By Jason Davis – WASHINGTON DC (Nov 15, 2017) US Soccer Players – The last time the USMNT played a game under circumstances similar to those of their 1-1 draw with Portugal in Leiria, no single player on the gameday roster was alive. The last time the USMNT played a game like this, the man who coached the team on Tuesday was a 32-year old assistant coach under Bruce Arena at the University of Virginia.
The last time the USMNT played a game like that, the year was 1986 and the opponent was a Mexico 86-bound Canada. The modern era of American wouldn’t kick off for another three years with the Americans’ shock qualification for Italia 90. That was the achievement of a young group of unheralded players who were almost to a man new to the program during that cycle.
In 1986, the United States was fodder for a warm-up friendly as Canada prepared for that summer’s tournament. The Americans had little to play for other than a bit of pride and a still fuzzy dream of getting to Italy. A paltry 5,182 fans showed up at the Orange Bowl in Miami to watch a goalless draw. It was a very different era of American soccer.
In 2017, the United States isn’t supposed to be fodder, for Portugal or anyone else. The humiliation of failing to qualify for a World Cup for the first time since 1986 will dog the program for years to come. It colored the proceedings in Iberia on Tuesday. Dave Sarachan, that former UVA assistant thrust into an interim coaching role after Bruce Arena’s departure, did the only thing he could with the roster. He picked a majority of young and/or untested players as the senior team regroups and looks to 2022.
Meaning becomes tricky here. With US Soccer unlikely to name a permanent head coach until next spring, evaluating the players in the context of the program is difficult. A massive qualifier undercuts every observation.
However, this was still the first step towards rebuilding the side and moving players into the team who could help return the United States to the World Cup. The star of the show was one of those players, 19-year old Weston McKennie. McKennie’s journey from the FC Dallas academy to Schalke of the German Bundesliga is, like the story and rise of Christian Pulisic, an indication all is not a flaming disaster in the American game. McKennie scored the Americans’ only goal of the night on a slick bit of dribbling and a skillful finish. That will only drive up the interest in his progression in Germany. It should keep him in the plans of whoever takes the coaching reigns of the team moving forward.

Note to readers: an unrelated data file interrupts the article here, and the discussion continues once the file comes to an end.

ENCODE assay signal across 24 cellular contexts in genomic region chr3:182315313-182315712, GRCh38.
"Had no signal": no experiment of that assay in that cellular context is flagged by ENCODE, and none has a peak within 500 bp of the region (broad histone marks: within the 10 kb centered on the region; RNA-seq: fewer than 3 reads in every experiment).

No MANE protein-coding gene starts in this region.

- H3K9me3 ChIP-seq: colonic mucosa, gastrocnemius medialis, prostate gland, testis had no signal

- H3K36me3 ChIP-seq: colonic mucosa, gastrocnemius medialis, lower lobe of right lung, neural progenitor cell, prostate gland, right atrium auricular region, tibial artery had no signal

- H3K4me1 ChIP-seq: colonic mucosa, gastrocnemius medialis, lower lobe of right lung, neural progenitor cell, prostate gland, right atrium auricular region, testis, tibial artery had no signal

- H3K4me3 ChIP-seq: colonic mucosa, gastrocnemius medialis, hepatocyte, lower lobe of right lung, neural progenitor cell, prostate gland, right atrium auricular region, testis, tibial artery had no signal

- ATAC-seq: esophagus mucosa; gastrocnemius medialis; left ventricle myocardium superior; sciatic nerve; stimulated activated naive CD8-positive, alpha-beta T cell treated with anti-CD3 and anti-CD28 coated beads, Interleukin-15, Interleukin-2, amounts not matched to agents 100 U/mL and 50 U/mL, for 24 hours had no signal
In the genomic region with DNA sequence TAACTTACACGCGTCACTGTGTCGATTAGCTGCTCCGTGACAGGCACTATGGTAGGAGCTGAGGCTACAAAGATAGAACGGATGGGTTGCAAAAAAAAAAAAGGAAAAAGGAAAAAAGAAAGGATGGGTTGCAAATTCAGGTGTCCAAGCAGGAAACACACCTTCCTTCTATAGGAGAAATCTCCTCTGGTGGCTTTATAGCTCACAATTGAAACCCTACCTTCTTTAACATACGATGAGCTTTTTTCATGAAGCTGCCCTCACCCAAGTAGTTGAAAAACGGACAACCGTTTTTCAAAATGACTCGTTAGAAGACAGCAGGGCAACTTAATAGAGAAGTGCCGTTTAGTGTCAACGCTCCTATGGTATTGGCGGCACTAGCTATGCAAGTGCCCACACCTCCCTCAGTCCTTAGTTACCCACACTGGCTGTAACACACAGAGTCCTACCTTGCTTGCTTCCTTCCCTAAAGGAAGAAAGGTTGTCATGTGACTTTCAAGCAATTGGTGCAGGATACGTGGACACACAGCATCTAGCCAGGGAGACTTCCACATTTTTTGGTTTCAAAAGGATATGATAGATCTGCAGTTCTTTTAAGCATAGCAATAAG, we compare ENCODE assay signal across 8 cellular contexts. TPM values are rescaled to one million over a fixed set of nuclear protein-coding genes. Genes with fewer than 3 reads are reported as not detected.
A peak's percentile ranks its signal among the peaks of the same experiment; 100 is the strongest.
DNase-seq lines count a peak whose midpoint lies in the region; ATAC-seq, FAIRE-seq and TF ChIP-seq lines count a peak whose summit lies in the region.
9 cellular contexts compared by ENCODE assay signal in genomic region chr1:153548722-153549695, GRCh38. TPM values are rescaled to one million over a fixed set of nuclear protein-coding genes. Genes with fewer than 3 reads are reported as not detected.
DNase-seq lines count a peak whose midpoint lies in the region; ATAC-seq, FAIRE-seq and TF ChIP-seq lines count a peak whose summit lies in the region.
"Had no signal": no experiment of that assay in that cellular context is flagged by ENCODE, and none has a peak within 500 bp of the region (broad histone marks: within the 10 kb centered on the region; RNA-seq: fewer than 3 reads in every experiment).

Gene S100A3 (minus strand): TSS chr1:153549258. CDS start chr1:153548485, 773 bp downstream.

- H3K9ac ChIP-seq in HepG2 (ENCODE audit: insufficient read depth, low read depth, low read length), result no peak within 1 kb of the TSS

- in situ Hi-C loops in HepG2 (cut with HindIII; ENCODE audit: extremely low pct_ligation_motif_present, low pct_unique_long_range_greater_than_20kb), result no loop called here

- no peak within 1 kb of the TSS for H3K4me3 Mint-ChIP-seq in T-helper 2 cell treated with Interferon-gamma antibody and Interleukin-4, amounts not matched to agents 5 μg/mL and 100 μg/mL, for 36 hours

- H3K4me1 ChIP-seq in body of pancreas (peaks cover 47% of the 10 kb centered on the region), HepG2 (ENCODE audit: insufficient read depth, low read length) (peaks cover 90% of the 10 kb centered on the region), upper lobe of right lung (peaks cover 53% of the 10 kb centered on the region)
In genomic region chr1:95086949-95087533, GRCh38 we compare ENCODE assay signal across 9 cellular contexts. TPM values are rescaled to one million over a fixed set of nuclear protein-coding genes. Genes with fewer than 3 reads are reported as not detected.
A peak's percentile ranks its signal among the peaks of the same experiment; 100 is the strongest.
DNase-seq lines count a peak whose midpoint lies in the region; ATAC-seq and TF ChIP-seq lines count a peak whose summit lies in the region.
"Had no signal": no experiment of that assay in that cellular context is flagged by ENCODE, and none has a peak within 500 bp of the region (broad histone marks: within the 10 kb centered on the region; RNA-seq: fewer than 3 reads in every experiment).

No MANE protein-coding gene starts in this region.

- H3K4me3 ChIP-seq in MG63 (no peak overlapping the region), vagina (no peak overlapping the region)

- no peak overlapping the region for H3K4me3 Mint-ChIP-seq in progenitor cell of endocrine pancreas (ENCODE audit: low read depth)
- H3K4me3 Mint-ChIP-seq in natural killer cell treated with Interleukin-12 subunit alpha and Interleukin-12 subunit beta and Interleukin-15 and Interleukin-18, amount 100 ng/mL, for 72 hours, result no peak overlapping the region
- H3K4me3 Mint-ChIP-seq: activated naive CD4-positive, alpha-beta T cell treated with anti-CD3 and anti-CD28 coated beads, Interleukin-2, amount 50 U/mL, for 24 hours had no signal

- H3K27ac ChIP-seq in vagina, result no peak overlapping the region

McKennie wasn’t the only player to acquit himself well in midfield, or even the only who did who came out of an MLS academy. Sarachan’s decision to line up a trio of McKennie, Kellyn Acosta, and Tyler Adams as three-quarters of a midfield put a spotlight on three players who represent modern day efforts to teach and develop young players. Like McKennie, Acosta emerged from FC Dallas’s program. Adams is a product of the New York Red Bulls system.
All three did well with their roles in the 4-1-4-1 system employed by Sarachan. All three played both sides of the ball with enough intelligence and savvy to give the Americans the advantage in the run of play for a healthy portion of the match. Danny Williams, who sat behind them as the lone defensive midfielder, provided enough support to allow for the group to get forward.
Williams was part of a different group on the field in Portugal, the overlooked. The Huddersfield Town midfielder fell out of favor in recent years and didn’t play a role in the final round of the qualification campaign. His return to the team and strong showing adds to the questions over selection in the failed attempt to reach Russia, as does the debut and strong play of forward CJ Sapong. In a player pool short on center forward options, the lack of call-ups for Sapong seemed shortsighted at best. Though he didn’t score against the Portuguese, his holdup play and ability to find space showed the type of ability that might have aided the USMNT in the Hex.
Of course, with the Hex over and the Americans unqualified, Tuesday was less about what might have been than it was about might be. To that end, the youth movement showed in the defensive group as well, with Matt Miazga (22) and Cameron Carter-Vickers (19) both getting time at center back. Twenty-two year old goalkeeper Ethan Horvath started between the sticks, a nod to the need to find a suitable successor to Tim Howard and Brad Guzan. Horvath made a mistake that gifted the Portuguese a goal and prevented a US win, but he seems likely to get more looks with the first team in the future.
The USMNT has no choice but to look forward. That means the next game on the schedule as they push to return to respectability. A 1-1 draw on the back of a reasonably good performance featuring young, new faces serves as a building block. More than even most friendlies the value of the game and the level of competition merits skepticism, but that doesn’t mean that McKennie, Acosta, Adams, and others won’t take something with them from the match.
It’s been more than thirty years since the USMNT played a game like the one they played in Leiria, Portugal on Tuesday. The distinct hope is that they’ll never play one like it again.
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